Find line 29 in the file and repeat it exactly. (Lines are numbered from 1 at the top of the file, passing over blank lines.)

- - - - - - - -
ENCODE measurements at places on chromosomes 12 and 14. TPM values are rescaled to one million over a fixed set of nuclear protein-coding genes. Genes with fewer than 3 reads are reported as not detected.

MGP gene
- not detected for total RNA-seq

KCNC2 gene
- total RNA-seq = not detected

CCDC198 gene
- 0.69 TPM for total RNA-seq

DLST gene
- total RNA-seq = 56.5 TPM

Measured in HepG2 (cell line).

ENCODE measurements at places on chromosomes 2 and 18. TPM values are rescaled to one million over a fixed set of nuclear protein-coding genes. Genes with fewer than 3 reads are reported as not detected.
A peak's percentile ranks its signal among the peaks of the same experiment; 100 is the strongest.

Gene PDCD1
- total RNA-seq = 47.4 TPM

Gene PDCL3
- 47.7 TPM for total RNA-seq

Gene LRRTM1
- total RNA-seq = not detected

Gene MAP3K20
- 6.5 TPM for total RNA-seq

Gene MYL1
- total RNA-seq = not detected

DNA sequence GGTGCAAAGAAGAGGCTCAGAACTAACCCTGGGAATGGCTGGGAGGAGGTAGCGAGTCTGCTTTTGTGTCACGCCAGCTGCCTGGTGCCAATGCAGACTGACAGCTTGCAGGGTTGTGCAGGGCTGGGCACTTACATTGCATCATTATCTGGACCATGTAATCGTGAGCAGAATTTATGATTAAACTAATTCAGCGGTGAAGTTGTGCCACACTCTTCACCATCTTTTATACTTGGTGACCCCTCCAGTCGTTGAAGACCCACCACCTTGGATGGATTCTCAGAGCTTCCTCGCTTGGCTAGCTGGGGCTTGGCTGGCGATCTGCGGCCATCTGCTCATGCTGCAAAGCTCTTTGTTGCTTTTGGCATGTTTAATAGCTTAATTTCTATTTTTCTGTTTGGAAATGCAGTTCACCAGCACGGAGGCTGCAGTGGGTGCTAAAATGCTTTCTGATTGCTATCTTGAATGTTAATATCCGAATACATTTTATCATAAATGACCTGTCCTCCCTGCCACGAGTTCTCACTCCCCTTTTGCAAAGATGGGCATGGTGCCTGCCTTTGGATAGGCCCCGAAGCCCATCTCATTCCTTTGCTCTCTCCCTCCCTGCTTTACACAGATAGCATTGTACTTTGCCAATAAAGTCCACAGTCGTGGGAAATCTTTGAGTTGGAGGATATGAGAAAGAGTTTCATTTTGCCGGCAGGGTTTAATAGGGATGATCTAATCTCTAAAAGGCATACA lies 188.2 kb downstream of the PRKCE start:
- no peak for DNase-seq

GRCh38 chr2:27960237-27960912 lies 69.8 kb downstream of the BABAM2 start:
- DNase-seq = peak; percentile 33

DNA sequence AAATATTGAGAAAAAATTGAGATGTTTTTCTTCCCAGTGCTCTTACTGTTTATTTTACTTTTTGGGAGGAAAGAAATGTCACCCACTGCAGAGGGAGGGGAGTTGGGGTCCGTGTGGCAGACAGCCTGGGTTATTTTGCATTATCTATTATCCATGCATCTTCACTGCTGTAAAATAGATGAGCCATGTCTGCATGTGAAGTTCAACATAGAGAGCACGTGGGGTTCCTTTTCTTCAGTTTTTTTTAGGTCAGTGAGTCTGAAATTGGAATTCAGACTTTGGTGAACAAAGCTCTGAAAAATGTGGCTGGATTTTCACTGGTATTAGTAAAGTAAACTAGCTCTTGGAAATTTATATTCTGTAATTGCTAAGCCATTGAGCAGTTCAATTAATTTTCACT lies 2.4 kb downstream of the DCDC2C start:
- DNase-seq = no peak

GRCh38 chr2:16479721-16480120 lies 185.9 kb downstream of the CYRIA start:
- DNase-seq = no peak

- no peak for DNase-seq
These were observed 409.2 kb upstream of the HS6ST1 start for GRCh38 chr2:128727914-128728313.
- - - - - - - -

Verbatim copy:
GRCh38 chr2:16479721-16480120 lies 185.9 kb downstream of the CYRIA start: